Design for occupational safety and health: key attributes for organisational capability

Patrick Manu, Anush Poghosyan Hopes, Abdul-majeed Mahamadu, Lamine Mahdjoubi, Alistair Gibb, Michael Behm, Olugbenga O. Akinade

Research output: Contribution to journalArticlepeer-review

38 Citations (SciVal)



Against the backdrop of the contribution of design to the occurrence of occupational injuries and illnesses in construction, design for occupational safety and health (DfOSH) is increasingly becoming prominent in the construction sector. To ensure that design interventions are safe for construction workers to build and maintain, design firms need to have the appropriate organisational capability in respect of DfOSH. However, empirical insight regarding the attributes that constitute DfOSH organisational capability is lacking. The purpose of this paper, which trailblases the subject of DfOSH organisational capability in construction, is to address two key questions: what organisational attributes determine DfOSH capability? What is the relative priority of the capability attributes?


The study employed three iterations of expert focus group discussion and a subsequent three-round Delphi technique accompanied by the application of voting analytic hierarchy process.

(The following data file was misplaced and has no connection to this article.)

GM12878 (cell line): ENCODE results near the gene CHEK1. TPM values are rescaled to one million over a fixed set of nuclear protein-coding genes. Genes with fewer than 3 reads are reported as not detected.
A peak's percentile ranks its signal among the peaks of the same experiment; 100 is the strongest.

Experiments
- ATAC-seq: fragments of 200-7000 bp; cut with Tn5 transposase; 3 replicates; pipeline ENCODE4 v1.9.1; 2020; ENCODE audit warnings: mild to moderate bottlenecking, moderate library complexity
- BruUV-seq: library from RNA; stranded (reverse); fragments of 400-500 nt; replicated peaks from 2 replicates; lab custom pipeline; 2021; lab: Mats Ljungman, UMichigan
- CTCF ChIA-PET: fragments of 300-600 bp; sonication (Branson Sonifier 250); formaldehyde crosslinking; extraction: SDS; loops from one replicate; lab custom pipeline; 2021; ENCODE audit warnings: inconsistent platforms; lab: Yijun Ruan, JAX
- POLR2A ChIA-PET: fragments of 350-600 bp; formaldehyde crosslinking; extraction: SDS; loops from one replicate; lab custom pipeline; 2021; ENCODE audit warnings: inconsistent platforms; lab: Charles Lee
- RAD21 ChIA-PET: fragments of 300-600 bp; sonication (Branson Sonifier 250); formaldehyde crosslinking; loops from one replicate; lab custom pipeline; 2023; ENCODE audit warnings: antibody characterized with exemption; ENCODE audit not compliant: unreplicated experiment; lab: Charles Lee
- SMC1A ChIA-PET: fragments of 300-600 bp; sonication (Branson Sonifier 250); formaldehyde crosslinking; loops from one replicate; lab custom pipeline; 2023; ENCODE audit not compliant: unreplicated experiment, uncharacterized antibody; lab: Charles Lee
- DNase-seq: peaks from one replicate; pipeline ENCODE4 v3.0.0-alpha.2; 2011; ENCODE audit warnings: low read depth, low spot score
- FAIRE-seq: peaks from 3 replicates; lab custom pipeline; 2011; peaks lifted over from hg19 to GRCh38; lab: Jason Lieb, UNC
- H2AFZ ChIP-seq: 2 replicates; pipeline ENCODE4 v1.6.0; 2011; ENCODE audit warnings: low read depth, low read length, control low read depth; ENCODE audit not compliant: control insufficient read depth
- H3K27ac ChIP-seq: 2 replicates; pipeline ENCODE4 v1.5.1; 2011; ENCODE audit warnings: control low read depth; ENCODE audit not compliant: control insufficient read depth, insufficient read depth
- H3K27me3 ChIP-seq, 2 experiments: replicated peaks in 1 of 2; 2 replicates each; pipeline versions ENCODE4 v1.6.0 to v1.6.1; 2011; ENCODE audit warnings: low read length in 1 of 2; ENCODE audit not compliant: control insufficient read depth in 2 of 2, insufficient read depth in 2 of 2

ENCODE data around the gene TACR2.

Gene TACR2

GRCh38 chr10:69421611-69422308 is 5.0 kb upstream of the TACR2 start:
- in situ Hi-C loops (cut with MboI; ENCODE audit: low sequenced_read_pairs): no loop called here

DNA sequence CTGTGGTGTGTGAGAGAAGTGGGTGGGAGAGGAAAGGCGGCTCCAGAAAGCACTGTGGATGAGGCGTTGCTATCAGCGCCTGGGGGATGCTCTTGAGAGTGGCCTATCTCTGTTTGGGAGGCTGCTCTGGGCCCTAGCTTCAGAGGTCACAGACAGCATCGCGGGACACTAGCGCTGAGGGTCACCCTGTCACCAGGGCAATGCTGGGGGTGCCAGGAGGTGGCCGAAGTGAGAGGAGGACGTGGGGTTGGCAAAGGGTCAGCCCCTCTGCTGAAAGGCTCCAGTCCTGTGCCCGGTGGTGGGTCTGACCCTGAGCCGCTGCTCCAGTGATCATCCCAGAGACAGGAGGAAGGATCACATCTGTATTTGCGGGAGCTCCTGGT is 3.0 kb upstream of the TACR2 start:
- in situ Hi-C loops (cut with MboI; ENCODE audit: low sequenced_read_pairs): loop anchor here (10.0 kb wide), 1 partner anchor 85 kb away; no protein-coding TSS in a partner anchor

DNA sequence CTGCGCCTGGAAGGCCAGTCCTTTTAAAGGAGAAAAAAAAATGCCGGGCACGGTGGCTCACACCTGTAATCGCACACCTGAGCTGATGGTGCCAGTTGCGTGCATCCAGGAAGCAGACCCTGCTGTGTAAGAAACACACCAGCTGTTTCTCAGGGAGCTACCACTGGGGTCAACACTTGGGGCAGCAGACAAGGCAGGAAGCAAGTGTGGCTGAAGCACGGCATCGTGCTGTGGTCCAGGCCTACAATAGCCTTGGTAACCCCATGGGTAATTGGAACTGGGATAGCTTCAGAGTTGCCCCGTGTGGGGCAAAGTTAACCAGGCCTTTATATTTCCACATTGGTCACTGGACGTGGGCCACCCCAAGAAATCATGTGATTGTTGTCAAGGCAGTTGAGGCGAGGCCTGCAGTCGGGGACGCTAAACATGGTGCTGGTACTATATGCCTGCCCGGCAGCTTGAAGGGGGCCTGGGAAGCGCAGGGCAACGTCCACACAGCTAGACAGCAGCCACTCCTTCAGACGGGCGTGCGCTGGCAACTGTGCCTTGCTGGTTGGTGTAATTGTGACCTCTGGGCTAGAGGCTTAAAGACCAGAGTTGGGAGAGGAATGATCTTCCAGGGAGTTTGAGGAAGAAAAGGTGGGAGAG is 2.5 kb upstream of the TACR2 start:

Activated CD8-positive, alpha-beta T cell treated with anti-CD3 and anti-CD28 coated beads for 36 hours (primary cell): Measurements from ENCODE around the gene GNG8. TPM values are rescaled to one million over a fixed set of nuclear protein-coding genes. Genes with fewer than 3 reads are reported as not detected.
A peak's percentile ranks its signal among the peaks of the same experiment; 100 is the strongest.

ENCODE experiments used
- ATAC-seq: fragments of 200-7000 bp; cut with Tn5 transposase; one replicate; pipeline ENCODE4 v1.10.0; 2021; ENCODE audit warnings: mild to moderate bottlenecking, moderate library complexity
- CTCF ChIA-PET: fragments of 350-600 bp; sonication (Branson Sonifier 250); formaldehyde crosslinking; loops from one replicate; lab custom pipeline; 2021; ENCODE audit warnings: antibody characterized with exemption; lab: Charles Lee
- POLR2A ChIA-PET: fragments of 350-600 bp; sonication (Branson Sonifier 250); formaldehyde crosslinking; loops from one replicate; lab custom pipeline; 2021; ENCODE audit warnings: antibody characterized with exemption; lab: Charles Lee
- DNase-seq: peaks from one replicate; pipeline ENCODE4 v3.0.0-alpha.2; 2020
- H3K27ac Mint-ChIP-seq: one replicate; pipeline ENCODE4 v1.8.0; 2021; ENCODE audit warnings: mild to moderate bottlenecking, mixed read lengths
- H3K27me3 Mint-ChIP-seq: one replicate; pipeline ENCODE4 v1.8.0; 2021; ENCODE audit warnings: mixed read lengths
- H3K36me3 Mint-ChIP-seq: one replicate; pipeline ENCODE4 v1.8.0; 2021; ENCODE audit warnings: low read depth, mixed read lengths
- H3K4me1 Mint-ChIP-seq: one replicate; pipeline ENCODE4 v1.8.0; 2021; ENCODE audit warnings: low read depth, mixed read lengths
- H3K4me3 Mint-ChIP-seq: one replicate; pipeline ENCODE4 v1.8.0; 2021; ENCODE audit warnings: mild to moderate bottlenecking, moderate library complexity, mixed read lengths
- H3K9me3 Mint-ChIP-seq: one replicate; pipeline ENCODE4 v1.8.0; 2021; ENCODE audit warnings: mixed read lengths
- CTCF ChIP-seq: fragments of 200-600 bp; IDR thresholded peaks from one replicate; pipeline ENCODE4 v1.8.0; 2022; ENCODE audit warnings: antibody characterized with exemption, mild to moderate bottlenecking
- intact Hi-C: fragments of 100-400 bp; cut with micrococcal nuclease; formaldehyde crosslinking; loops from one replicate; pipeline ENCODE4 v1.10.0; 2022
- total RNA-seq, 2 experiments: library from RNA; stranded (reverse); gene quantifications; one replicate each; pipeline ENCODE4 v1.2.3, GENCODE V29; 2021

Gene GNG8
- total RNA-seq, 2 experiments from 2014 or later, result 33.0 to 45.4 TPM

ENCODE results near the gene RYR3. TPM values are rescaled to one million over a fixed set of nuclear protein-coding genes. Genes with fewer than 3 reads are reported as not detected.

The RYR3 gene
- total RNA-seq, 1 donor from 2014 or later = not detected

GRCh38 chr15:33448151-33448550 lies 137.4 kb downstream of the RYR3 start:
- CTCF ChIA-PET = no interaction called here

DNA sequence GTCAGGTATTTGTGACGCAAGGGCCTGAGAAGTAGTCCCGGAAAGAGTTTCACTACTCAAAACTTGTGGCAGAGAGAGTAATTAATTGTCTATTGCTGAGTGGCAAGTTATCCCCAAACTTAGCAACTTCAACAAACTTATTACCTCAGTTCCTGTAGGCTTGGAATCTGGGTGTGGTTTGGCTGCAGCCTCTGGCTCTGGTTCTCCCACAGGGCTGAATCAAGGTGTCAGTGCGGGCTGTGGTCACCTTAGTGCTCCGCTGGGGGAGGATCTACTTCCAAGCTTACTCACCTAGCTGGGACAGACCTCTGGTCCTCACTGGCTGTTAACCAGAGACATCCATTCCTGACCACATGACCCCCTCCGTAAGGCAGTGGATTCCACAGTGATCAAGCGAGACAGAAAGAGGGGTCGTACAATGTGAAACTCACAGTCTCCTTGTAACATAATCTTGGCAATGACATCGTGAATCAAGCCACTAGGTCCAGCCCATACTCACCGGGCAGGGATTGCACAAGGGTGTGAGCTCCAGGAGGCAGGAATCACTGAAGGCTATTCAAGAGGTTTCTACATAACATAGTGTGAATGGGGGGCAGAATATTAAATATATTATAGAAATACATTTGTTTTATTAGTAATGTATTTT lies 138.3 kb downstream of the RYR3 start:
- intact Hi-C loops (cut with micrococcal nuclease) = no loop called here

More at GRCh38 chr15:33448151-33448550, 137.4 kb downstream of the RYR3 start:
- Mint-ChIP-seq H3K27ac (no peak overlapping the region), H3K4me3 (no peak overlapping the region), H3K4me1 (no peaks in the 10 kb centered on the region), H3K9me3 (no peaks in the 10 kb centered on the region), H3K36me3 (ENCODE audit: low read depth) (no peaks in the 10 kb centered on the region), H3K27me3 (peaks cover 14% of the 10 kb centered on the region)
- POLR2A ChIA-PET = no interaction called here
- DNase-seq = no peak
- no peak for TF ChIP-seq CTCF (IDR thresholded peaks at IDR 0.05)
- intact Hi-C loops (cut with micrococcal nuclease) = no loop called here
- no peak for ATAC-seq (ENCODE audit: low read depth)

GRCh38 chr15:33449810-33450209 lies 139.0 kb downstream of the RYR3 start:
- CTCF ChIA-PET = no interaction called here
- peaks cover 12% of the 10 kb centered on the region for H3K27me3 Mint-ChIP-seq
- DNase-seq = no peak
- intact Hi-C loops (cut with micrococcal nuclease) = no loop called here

The study revealed 18 capability attributes nested within six categories, namely: competence (the competence of organisation’s design staff); strategy (the consideration of DfOSH in organisation’s vision as well as the top management commitment); corporate experience (organisation’s experience in implementing DfOSH on projects); systems (systems, processes and procedures required for implementing DfOSH); infrastructure (physical, and information and communication technology resources); and collaboration (inter- and intra-organisational collaboration to implement DfOSH on projects). Whilst these categories and their nested attributes carry varying weights of importance, collectively, the competence-related attributes are the most important, followed by strategy.


The findings should enable design firms and other key industry stakeholders (such as the clients who appoint them) to understand designers’ DfOSH capability better. Additionally, design firms should be able to prioritise efforts/investment to enhance their DfOSH capability.
Original languageEnglish
Pages (from-to)2614-2636
Number of pages23
JournalEngineering, Construction and Architectural Management
Issue number11
Early online date10 May 2019
Publication statusPublished - 18 Nov 2019


  • Delphi technique
  • Design for safety
  • Health and safety
  • Prevention through design
  • Safety in design
  • Voting analytic hierarchy process

ASJC Scopus subject areas

  • Civil and Structural Engineering
  • Architecture
  • Building and Construction
  • Business, Management and Accounting(all)


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